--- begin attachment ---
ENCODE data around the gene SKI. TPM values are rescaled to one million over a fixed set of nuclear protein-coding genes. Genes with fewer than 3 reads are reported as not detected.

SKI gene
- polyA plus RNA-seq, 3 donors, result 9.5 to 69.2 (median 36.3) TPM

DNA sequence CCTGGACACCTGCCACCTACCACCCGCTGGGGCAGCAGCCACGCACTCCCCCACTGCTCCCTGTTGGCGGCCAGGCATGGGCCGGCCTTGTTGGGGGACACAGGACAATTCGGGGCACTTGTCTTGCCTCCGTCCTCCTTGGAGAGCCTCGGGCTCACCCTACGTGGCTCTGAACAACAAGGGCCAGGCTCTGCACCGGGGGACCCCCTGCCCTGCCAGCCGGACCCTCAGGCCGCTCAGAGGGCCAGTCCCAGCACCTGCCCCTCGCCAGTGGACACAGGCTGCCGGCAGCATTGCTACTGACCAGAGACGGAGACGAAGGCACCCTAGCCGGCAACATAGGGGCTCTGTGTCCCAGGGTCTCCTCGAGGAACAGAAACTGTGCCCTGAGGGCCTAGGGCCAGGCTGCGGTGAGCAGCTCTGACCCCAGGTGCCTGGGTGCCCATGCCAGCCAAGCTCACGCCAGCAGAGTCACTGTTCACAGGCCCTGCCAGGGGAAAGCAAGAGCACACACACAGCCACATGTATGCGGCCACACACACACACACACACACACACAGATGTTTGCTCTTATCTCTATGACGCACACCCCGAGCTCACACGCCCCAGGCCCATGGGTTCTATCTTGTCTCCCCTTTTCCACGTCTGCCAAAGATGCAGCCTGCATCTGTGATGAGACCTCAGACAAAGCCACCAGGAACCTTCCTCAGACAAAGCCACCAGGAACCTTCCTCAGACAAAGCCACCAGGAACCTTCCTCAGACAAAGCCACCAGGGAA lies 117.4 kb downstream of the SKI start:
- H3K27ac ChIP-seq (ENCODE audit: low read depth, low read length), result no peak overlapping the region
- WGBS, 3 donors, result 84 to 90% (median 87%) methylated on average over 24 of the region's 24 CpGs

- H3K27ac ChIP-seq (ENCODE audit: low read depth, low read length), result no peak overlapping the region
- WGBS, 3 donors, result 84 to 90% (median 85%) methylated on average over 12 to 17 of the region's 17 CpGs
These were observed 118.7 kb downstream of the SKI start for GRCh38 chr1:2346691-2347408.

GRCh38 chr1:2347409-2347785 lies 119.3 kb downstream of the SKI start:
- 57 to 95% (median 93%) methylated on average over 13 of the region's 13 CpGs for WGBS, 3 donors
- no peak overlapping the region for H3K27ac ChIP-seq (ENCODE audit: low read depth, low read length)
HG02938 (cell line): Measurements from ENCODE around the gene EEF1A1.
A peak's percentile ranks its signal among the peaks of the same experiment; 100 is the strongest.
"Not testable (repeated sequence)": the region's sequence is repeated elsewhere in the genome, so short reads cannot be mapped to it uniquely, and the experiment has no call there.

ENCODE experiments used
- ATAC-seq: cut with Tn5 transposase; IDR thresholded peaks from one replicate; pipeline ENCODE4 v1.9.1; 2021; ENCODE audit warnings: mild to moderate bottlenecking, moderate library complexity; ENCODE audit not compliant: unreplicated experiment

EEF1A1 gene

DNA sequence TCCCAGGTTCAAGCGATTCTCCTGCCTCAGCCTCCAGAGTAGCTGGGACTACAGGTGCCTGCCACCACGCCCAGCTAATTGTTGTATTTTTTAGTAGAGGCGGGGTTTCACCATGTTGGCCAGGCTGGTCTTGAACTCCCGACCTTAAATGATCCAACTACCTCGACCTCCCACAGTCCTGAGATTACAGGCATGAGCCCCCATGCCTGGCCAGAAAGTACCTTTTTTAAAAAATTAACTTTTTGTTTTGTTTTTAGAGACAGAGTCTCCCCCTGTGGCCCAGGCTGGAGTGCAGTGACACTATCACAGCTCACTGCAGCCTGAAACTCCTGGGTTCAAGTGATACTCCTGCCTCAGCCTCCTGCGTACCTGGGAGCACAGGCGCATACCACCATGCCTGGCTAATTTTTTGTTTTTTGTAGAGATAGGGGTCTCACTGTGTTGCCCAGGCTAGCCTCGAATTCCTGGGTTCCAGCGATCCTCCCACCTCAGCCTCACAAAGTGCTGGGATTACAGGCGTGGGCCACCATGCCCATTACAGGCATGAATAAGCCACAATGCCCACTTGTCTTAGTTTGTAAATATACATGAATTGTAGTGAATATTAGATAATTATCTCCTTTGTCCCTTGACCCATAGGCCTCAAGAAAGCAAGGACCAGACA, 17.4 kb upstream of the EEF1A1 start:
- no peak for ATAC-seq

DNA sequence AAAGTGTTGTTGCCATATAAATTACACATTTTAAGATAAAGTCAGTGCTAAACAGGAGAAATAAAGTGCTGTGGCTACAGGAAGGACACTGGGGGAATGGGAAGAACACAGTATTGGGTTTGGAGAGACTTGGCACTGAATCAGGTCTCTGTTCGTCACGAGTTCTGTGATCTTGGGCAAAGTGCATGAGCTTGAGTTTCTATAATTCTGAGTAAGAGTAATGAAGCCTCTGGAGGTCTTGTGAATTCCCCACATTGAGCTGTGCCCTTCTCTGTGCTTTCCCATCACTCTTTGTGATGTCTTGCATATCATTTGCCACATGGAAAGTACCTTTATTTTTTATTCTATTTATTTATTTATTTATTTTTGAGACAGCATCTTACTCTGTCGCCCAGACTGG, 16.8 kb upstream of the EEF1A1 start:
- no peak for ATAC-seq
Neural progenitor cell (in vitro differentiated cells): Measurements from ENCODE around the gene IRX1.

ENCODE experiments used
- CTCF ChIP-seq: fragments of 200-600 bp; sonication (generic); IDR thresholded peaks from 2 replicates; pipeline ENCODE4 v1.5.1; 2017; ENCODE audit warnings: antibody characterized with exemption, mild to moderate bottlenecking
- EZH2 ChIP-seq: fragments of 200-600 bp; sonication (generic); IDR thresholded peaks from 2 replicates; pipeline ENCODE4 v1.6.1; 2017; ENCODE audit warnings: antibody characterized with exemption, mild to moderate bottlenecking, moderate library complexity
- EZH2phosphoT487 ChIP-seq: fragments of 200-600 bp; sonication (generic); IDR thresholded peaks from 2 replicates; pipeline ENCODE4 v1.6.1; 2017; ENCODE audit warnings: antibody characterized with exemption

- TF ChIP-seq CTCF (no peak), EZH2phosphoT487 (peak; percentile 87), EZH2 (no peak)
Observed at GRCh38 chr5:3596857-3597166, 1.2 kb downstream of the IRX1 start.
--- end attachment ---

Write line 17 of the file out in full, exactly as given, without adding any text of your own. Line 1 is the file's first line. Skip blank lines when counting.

- ATAC-seq: cut with Tn5 transposase; IDR thresholded peaks from one replicate; pipeline ENCODE4 v1.9.1; 2021; ENCODE audit warnings: mild to moderate bottlenecking, moderate library complexity; ENCODE audit not compliant: unreplicated experiment